Who We Are
What We Do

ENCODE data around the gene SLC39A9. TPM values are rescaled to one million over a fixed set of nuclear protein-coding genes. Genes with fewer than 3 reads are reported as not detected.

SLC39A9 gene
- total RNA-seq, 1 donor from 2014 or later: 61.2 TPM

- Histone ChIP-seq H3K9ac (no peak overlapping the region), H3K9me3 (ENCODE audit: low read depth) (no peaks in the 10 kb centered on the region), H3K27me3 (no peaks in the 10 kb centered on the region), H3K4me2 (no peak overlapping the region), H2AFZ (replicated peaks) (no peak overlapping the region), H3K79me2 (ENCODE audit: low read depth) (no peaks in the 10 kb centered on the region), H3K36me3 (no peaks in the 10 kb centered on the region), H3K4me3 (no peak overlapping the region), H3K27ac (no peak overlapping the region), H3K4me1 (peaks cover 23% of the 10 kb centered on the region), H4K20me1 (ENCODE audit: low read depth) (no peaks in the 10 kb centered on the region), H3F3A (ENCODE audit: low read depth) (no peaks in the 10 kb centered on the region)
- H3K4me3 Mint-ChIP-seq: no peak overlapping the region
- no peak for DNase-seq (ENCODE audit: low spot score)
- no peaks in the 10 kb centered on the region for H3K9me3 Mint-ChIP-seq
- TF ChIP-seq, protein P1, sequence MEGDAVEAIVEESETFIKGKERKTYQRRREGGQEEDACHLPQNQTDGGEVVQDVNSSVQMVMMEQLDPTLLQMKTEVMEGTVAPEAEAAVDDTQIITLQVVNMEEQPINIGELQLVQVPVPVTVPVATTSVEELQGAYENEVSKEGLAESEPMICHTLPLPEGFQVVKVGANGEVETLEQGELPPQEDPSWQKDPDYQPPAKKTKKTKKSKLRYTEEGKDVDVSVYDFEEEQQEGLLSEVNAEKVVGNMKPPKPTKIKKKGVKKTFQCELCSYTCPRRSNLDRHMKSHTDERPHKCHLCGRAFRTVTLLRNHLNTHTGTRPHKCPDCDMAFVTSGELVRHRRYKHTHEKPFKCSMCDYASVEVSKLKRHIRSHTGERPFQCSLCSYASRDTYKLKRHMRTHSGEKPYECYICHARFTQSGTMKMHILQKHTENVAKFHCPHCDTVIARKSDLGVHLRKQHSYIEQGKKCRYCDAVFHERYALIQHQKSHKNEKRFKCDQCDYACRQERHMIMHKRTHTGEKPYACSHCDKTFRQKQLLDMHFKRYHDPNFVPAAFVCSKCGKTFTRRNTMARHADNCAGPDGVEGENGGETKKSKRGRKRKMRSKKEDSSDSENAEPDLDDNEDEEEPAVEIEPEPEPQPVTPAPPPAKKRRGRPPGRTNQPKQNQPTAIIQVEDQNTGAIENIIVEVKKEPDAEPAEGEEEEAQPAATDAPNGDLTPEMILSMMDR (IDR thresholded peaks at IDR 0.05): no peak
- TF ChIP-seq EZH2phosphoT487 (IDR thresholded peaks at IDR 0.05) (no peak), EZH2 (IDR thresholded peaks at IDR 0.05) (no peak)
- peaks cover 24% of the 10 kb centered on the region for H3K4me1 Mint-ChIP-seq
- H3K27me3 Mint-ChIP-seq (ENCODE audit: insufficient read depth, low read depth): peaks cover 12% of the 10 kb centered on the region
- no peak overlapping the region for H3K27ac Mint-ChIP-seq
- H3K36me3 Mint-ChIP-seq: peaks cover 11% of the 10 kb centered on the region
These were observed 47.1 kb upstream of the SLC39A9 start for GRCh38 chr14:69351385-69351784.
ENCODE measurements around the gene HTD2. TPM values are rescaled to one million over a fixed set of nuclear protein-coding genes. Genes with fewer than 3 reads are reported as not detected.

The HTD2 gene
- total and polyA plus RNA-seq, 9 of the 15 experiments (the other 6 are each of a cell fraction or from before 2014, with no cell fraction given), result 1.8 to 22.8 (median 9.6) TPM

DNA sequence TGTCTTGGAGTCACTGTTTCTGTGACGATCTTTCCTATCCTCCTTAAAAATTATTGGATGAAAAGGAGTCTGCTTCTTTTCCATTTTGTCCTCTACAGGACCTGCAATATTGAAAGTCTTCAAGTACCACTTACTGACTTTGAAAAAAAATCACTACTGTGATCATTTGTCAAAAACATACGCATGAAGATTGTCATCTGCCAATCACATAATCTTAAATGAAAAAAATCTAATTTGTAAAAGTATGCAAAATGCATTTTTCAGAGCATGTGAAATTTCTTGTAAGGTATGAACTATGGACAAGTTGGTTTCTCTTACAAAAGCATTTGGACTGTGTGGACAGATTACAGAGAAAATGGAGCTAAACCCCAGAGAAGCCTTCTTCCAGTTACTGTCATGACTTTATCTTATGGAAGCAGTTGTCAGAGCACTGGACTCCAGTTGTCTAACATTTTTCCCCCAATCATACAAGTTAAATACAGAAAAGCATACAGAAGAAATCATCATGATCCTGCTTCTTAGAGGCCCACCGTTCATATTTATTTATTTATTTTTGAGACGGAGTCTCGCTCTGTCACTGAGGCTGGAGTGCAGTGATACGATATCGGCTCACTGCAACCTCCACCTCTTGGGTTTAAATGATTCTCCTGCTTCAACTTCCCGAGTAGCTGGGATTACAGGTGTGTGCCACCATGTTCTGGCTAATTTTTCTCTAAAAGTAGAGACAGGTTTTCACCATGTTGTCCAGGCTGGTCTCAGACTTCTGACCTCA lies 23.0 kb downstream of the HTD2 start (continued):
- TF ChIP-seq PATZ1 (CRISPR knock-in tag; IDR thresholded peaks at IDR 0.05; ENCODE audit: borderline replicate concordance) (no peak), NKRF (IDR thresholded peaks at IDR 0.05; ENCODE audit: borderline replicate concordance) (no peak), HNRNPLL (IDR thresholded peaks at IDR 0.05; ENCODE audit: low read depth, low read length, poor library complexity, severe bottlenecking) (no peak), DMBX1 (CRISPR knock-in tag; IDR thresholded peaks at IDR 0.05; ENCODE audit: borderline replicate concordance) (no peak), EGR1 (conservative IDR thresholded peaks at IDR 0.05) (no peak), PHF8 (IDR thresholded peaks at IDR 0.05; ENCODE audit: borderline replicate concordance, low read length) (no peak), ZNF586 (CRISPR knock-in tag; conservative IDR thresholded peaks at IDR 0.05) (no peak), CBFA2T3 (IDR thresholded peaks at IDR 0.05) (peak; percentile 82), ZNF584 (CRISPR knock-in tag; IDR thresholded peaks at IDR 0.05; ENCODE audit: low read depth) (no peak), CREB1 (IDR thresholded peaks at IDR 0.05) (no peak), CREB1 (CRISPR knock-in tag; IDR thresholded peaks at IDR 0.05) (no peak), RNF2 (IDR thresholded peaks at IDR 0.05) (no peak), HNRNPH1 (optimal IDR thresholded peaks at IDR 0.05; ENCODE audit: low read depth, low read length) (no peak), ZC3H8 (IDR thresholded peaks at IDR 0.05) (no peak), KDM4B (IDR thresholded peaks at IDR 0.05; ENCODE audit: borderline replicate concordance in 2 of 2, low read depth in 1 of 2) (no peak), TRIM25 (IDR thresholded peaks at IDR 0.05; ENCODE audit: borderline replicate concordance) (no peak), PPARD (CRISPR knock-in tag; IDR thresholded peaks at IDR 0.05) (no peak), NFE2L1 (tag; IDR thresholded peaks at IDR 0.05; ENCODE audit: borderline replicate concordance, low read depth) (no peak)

Increasing women’s participation in male-dominated trades has been identified as a means of improving the supply of skilled tradespersons in Canada, creating a more diverse workforce, and increasing women’s wages. However, little information exists about women’s decision to enter male-dominated apprenticeship programs and their subsequent labour market outcomes. This study addresses both information gaps by examining the characteristics associated with women selecting male-dominated apprenticeship programs and their labour market outcomes relative to men who selected the same types of programs. A range of outcomes are examined, including employment status, self-employment, obtaining a job related to the trade of study, hours worked per week, union membership, a series of job benefits (such as extended health care, sick leave, and retirement plan benefits) and hourly wages. Results indicate that women who were Canadian-born, who were older, or who had a father with a trades certificate were more likely than other female apprentices to choose a male-dominated program. Women who studied in male-dominated apprenticeship programs generally had poorer labour market outcomes than their male counterparts. Among apprentices who selected male-dominated programs, women were as likely as men to receive sick leave benefits in their jobs but received lower median hourly wages than men. Fewer gender differences were found among apprentices who selected female-dominated or mixed (neither male- nor female-dominated) programs. However, while the median wages of women who studied in female-dominated or mixed apprenticeship programs did not differ significantly from those of their male counterparts, these women did earn less than men at the higher end of the wage distribution (75th percentile).